At the vent solenoid connector the pink wire should have 12V with the ignition on.

With everything connected go to the engine bay. Behind and just below the PCM is connector C100 with 10 wires. The white wire (forward most slot on the side closer to the engine/vehicle center) is the vent solenoid control. Manually grounding this wire (with the ignition ON, engine OFF) should activate the solenoid. You can disconnect the connector and carefully ground the terminal with a piece of wire. You should get a definite and noticeable "clack" from the rear when the solenoid kicks on or off. Alternatively, you can leave everything connected and use a small pin to poke through the insulation of the wire and ground the pin (alligator clips help a lot here) to activate the solenoid.

A caution though: If you use the pin trick only stick the tip of the pin in enough to make contact. Don't push it through. And/or coat it with something when you pull it back out. That was ultimately my issue: during a previous troubleshooting adventure I had pushed a pin through thinking the insulation thinking it would close itself. NOPE. A few months later the hole in the insulation let the copper wire corrode badly, get brittle and break completely. :hissyfit: Return of the P0449. :hissyfit:

On that note: P0455 could be caused by a mechanical failure of the vent valve (e.g. gunk jamming it). If there was something wrong with the vent valve electrical circuit the PCM can detect it directly and would issue a P0449 code instead of the P0455. In other words, if P0455 is your only code then it is likely not a wiring issue.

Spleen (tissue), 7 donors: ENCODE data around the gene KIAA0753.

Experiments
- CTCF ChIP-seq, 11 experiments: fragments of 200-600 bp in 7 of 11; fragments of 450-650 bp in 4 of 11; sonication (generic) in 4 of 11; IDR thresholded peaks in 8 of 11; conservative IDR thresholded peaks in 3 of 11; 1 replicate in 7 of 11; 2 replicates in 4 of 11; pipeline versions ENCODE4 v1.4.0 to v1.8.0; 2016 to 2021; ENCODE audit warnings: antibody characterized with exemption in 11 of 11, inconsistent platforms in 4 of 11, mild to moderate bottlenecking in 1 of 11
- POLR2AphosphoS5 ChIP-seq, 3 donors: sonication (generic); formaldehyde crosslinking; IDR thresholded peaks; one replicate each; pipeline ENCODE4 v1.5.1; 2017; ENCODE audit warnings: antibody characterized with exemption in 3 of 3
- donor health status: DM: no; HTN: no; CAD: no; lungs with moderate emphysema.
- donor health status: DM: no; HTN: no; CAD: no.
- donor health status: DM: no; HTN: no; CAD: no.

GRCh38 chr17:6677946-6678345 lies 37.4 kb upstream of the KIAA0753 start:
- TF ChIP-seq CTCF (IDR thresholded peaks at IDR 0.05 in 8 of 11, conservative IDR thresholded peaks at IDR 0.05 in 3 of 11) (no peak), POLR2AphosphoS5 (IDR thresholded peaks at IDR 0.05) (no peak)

Well-Known Member
I think (based on readings) that the "monitor" of the circuit isn't as "active" (ie. continuous / encompassing) as could be expected and therefore the p0455 code which is more related to "unexpected pressure readings" still leaves room for electrical issues as a likely candidate. Further the "5v reading" is suspicious at best.
Thanks AtlWork. A mechanical failure is highly likely as well at 10 yrs 110k+. When does the truck run it's emissions/evap test? I thought I had read somewhere that it only does it when the tank is full? I cleared the code and am currently waiting to see if it comes back or not.


Well-Known Member
Regarding the P0449:

  • The ignition is ON.
  • The system voltage is between 6-18 volts.
  • DTC P0449 runs continuously when the above conditions are met.
That being said, this is based on a 2006 vehicle and 2005 may or may not even have a P0449 DTC.


Well-Known Member
AltWrk, correct there is no P0449 (solenoid circuit verification) for a '05 . For ref . Select 'engine' next to your year in right box, then under trucks select 4.2 LL8 (for '06 and under, I use grp14 for my '07) and scroll to the DTC number. '06 has a 449 but not the '05.